We provide a heart implant device to prevent strokes in atrial fibrillation patients.
Name: Flow MedTech, Inc.
Product / Service Offering: Heart implant device to prevent strokes in atrial fibrillation patients
Co-founder Interviewed: Arnab Chakraborty, Co-founder, Chairman & Chief Product Officer
Other Key Management Team Members: Christine Hang, Co-founder & CEO
This article is part of our Business Startup Spotlight series featuring entrepreneurs and their companies. We hope that these founders’ interviews will inspire and motivate you as you undertake your own entrepreneurial journey.
Tell us a little about yourself with a focus on what motivates you?
Hello! I am Arnab Chakraborty, the Chairman, Chief Product Officer, and cofounder for Flow MedTech. I have been working full time with Flow MedTech since I graduated from Georgia Tech’s Biomedical Engineering program in 2013. My notable experience while at Georgia Tech (GT) was conducting research as a part of Dr. Ajit Yoganathan’s Cardiovascular Fluid Mechanics research group, a pioneering lab studying the function and mechanics of heart valves and other complex cardiac defects.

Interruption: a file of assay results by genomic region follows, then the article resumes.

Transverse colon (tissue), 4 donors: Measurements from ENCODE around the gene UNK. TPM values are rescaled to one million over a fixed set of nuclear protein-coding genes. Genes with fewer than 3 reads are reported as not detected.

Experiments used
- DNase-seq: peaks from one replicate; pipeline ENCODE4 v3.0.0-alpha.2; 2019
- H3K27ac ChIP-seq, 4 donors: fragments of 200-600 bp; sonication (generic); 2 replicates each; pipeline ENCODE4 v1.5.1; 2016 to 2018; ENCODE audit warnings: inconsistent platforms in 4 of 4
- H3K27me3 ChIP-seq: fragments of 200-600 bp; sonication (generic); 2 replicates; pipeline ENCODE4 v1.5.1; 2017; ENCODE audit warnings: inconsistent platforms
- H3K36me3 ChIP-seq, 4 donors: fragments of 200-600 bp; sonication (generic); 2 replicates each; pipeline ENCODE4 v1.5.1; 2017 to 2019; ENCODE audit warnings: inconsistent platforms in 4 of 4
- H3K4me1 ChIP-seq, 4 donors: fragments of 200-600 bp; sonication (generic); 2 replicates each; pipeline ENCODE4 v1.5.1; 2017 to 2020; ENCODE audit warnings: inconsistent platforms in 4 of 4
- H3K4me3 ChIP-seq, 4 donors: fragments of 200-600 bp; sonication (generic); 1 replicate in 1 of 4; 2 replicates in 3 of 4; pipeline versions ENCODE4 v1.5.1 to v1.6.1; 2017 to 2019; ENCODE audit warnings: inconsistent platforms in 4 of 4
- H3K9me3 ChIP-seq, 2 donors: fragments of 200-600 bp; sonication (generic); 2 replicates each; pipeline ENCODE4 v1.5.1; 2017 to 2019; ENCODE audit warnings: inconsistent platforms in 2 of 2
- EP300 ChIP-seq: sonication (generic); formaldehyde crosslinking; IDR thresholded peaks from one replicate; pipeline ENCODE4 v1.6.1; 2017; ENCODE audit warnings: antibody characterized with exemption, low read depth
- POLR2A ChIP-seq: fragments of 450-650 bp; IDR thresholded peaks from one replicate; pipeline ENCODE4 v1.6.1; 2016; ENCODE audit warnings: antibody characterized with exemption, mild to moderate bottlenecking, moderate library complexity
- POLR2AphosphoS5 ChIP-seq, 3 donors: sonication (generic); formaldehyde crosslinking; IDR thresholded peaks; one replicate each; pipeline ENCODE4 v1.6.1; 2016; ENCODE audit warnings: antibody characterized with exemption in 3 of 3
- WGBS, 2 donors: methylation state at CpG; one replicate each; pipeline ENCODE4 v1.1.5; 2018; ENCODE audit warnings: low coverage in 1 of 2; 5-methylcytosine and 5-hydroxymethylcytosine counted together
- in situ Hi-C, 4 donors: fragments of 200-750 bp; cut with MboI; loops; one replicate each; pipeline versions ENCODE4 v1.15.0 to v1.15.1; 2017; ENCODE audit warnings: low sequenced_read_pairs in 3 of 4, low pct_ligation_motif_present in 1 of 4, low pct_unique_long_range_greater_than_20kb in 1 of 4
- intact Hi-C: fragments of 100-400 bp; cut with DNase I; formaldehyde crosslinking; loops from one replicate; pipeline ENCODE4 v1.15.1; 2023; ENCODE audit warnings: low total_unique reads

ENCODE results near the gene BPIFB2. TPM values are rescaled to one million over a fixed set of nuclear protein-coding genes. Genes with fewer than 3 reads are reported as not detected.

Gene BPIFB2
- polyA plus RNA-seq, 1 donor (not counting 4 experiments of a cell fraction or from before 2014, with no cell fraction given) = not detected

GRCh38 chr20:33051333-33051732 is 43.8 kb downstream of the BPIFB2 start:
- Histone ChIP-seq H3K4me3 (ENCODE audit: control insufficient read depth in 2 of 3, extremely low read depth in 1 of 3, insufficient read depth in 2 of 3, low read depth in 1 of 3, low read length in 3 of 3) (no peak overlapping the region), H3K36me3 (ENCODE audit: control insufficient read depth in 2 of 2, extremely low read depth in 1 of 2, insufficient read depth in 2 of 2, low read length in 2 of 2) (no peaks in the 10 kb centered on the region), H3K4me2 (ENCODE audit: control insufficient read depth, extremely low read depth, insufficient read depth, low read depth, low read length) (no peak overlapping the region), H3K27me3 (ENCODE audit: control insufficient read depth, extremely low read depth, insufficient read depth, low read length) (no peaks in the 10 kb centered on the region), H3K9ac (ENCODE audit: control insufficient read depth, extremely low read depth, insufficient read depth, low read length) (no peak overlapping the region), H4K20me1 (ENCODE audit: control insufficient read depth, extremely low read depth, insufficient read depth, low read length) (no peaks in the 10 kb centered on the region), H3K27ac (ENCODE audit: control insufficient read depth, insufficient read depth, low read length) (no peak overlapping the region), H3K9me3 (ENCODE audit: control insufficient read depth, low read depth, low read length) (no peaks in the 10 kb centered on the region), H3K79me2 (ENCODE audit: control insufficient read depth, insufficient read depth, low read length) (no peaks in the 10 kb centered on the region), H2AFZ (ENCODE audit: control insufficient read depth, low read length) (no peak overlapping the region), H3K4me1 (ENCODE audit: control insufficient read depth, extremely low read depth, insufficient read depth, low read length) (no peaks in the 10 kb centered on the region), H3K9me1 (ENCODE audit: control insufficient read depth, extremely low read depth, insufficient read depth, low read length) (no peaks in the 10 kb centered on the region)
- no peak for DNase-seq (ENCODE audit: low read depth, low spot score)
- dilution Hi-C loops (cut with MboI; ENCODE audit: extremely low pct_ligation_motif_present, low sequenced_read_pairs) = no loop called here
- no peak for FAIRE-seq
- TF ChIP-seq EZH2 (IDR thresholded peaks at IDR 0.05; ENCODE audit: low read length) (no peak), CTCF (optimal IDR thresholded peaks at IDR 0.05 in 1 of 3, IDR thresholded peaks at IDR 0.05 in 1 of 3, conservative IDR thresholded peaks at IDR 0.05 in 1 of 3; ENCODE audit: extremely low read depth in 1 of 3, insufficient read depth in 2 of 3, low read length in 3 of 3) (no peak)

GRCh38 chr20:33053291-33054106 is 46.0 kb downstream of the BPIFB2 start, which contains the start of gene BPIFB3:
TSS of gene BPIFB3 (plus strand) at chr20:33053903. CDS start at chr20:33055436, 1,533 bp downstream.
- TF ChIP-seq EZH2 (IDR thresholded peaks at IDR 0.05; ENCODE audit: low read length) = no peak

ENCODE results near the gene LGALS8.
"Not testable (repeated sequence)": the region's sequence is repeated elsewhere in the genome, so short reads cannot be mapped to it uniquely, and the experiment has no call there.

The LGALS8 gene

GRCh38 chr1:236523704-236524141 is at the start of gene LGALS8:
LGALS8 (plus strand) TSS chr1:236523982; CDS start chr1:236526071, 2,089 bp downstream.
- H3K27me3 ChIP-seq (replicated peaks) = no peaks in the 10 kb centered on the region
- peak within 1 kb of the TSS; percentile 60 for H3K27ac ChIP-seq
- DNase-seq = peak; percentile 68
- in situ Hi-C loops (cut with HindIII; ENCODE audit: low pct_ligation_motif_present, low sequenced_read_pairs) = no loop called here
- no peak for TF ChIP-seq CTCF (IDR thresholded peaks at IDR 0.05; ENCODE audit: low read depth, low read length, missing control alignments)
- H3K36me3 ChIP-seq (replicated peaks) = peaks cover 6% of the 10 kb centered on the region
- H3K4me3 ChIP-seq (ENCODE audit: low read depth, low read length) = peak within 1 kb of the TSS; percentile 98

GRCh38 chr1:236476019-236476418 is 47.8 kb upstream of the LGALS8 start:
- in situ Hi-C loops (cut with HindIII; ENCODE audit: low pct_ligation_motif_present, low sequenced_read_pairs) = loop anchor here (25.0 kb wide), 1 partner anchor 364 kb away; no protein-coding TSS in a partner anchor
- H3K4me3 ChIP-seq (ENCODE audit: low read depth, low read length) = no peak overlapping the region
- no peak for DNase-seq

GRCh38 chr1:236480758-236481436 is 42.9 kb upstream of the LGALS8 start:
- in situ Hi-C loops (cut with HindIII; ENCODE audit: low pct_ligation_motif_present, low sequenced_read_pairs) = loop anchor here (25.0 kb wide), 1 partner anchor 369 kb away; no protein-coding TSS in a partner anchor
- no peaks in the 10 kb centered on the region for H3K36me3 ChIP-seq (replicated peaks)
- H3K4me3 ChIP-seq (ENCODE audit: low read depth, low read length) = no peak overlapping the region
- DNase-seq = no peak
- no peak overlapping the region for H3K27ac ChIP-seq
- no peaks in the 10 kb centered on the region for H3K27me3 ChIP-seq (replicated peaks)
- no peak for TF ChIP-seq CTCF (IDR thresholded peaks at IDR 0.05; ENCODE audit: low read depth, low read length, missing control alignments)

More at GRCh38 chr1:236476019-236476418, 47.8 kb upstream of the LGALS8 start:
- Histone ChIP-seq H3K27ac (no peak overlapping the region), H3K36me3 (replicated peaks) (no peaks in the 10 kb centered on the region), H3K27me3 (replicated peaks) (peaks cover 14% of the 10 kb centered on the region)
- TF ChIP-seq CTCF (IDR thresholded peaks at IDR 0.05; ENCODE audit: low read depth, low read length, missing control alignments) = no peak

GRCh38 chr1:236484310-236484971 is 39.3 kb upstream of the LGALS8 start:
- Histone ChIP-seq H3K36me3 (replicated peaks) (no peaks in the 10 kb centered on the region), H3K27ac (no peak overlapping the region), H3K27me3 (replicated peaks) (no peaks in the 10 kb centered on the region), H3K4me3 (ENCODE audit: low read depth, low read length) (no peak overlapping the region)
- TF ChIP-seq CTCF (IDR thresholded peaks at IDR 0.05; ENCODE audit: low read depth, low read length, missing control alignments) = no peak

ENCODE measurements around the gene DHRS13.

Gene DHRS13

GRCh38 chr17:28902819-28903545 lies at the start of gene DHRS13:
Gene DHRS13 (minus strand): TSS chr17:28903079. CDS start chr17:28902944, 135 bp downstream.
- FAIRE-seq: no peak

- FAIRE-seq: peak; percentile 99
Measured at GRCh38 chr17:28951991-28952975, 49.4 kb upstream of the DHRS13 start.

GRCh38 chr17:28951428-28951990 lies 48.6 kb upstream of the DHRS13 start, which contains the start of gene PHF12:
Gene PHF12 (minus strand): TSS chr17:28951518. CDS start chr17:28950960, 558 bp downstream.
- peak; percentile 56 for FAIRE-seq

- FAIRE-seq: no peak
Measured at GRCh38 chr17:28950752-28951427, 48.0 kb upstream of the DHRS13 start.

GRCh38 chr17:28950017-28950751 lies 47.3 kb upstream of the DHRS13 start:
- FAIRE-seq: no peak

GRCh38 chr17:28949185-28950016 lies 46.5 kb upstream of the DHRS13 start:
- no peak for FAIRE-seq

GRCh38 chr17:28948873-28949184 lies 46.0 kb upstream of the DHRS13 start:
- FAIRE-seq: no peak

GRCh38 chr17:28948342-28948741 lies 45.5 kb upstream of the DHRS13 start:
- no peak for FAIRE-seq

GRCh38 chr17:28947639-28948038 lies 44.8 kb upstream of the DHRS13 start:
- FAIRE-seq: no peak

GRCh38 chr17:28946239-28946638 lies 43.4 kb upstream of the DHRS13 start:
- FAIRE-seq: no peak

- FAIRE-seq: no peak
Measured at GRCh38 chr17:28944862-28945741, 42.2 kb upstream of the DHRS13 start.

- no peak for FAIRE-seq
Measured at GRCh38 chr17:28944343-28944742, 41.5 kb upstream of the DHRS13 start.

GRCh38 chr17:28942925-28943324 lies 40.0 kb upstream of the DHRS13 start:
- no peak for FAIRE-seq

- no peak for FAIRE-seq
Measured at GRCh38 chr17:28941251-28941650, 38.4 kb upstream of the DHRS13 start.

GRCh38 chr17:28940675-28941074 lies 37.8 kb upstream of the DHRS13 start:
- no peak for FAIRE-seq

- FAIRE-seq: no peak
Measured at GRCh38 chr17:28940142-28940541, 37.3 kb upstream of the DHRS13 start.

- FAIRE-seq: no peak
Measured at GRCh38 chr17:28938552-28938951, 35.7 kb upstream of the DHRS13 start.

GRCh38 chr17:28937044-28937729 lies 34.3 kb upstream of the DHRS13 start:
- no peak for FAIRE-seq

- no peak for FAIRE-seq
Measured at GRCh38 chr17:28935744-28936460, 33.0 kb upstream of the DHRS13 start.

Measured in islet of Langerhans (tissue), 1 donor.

My focus and motivation has always been based on helping people. I initially thought the best way to help people was to be a physician. Cardiac surgery was my primary interest. I was a pre-med student; however, through GT’s engineering program, I found that I really loved creating and building medical devices. During my senior year, I was introduced to the world of startups, specifically through Georgia Tech’s VentureLab incubator. I discovered that I could create a startup company based on the project I was doing for senior design. It was tough giving up the path to pursue medicine, but I realized I could help more people by creating a medical device that could be sold internationally.
When did you establish your company and where did the idea originate?
Flow MedTech was established in 2014 in Atlanta, GA. The idea to create our technology was based off a Capstone senior design project while at Georgia Tech in 2013. Our senior design team created a customizable implant technology to help children born with a heart defect known as an atrial septal defect, or a hole between the top two chambers of the heart. My co-founder, Christine Hang, was a part of that senior design project. We both loved what we were doing so we decided to keep working on the project after the class was over. While doing our customer discovery to make sure we could create a company around the technology, we found that despite the love and praise we had received for our senior design technology, the pediatric market was, unfortunately, too small to pursue for a startup.
Around November 2013, we met one of our current advisors, Dr. Gautam Kumar, who said our technology could be better suited as a solution to prevent strokes in atrial fibrillation patients. Subsequently, we did our customer discovery for the left atrial appendage closure market and ended up forming Flow MedTech in 2014.
What need or needs does your company seek to fill for its customers?